the dollar amount of the account or accounts of a customer, to be determined by calculating the sum which would have been owed by the debtor to such customer if the debtor had liquidated, by sale or purchase on the filing date, all securities positions of such customer” corrected for “any indebtedness of such customer to the debtor on the filing date
In addition, these accounts have to be established by the books and records of the firm, which in the case of a fraudulent firm like Madoff, don't exist. From the hearing transcript in front of the Bankruptcy Judge Burton R. Lifland, it's hard to read the tea leaves on net equity. Early in the hearing, he seems to agree with SIPC's reading of New Times, only to be drowned out by what seems to be an angry audience in the courtroom:
THE COURT: If there is going to be a kind of a reaction, I am going to have the marshal remove you. People ar ehere as observers to a proceeding and not as a cheering section one way or the other. I am not swayed by your reaction to the comments. If I were, I didn't need to have anybody here. I could just have relied on the briefs.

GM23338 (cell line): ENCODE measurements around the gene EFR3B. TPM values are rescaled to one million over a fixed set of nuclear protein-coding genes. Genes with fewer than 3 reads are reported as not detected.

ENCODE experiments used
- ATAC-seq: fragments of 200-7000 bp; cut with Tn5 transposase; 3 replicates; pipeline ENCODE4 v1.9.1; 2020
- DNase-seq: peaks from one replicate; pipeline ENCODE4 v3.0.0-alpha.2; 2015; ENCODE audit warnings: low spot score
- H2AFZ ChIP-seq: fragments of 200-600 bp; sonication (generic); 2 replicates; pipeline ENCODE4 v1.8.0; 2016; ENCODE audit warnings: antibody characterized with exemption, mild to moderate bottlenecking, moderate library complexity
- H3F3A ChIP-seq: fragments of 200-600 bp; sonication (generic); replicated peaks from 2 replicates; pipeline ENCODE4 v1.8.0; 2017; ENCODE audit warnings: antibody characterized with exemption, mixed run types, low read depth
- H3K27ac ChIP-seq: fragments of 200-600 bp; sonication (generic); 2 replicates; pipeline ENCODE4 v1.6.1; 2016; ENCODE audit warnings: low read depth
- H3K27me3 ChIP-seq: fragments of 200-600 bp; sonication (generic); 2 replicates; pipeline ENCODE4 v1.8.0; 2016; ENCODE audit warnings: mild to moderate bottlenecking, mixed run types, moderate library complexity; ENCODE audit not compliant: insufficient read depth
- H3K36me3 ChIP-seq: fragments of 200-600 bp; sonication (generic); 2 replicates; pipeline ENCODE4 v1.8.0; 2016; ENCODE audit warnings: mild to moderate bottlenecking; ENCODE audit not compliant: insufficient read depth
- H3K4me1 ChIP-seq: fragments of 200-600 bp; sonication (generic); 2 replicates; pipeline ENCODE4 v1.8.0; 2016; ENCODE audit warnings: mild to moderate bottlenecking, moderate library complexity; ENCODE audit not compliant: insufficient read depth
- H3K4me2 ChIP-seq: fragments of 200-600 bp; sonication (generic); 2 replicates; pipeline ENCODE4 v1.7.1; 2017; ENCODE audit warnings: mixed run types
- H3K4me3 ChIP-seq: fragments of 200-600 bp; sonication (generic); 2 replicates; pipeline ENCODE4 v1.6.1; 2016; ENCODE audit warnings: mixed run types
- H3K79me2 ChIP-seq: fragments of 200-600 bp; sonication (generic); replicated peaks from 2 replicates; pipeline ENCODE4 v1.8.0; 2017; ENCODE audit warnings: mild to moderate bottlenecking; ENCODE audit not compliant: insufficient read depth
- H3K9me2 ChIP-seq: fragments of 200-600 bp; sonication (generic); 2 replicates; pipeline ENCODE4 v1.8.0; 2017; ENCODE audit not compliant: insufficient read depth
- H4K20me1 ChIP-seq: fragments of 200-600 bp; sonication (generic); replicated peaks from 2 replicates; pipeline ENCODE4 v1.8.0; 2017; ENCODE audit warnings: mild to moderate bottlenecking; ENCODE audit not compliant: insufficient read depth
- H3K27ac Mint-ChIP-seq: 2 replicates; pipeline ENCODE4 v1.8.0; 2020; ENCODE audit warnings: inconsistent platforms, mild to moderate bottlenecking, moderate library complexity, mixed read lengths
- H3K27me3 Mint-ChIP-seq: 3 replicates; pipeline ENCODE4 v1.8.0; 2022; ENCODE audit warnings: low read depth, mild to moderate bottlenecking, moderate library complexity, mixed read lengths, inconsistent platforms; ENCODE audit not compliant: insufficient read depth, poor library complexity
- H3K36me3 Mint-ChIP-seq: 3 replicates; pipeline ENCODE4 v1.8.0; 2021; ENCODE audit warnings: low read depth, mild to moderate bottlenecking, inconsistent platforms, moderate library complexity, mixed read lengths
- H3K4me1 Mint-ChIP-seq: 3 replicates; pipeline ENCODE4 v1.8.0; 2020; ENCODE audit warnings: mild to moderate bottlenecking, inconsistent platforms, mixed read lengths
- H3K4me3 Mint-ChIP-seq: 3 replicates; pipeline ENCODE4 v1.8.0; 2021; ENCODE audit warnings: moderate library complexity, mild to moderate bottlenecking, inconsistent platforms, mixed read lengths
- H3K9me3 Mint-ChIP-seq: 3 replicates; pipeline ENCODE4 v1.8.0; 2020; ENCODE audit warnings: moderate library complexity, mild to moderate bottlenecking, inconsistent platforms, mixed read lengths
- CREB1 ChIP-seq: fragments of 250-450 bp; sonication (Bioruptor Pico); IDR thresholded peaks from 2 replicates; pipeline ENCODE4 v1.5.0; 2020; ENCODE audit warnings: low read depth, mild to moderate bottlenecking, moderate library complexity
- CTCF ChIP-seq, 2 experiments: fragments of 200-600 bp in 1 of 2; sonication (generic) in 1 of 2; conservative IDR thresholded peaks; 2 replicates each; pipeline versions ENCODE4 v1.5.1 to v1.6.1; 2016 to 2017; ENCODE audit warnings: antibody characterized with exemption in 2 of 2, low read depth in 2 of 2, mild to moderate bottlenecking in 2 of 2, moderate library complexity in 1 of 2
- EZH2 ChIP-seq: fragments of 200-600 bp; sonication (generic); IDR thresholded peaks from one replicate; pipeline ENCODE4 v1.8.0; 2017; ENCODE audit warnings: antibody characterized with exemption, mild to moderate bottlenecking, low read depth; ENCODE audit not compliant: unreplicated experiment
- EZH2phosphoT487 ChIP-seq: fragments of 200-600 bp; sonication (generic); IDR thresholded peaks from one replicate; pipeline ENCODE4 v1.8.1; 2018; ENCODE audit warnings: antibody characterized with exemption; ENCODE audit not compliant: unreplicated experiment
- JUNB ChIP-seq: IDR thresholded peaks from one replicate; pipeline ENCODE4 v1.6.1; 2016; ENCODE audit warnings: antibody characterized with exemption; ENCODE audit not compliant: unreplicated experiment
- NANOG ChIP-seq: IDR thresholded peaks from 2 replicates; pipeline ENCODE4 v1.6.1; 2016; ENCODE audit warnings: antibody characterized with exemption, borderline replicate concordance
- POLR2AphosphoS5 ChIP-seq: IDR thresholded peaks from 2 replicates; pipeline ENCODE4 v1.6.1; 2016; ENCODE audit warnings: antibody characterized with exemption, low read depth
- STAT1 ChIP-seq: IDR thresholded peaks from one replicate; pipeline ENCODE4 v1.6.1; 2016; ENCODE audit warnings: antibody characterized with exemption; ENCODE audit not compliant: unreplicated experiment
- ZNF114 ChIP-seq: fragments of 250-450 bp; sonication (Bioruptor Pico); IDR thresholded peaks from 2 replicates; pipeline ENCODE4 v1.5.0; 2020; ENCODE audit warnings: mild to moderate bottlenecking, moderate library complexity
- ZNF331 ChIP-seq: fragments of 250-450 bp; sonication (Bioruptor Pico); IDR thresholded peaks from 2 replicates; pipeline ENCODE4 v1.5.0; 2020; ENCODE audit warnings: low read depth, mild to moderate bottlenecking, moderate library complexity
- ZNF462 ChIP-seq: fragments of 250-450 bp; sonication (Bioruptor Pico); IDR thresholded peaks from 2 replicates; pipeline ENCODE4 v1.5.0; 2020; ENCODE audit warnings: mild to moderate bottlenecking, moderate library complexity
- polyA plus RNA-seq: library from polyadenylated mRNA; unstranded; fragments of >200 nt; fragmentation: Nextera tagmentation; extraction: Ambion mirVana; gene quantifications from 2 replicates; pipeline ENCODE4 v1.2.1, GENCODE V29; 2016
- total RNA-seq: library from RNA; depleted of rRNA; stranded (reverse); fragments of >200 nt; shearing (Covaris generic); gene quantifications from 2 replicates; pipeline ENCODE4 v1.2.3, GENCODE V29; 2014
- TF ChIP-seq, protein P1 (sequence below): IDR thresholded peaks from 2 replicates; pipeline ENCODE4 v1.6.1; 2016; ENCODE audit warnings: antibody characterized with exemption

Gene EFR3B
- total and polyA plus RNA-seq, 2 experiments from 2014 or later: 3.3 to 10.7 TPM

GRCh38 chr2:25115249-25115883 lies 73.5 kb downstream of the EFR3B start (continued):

What is the right result going forward? If we amend the SIPC statute to make the outcome clear, how should it read? I would favor an approach based on investment in, in current dollars. Honoring fictitious returns subsidizes fraudsters by attracting the reassured. Honoring fictitious returns also disincentivizes investors from conducting due diligence or asking hard questions, which would have saved many of the Madoff investors. And the practical argument, which Madoff victims have held up for criticism, is that SIPC only has so much money. To compensate victims of fraud or firm bankruptcy, there are only two pots -- the fraudster's/insolvent's pot and the SIPC pot, neither of which are going to make everyone whole. So, SIPC premiums probably should be raised from the miniscule amounts as they currently exist ($150 per firm), but the fund seems to be envisioned as protecting investor's minimum losses.
Finally, what about losses? A lot of people put money into the market in 2006. If, in December 2008, Madoff Victim #1 has a claim not only for her January 2006 principal, but also for fictitious returns, then she is better off than if Madoff had actually invested her money. Most people in December 2008 had much less than 100% of their January 2006 money.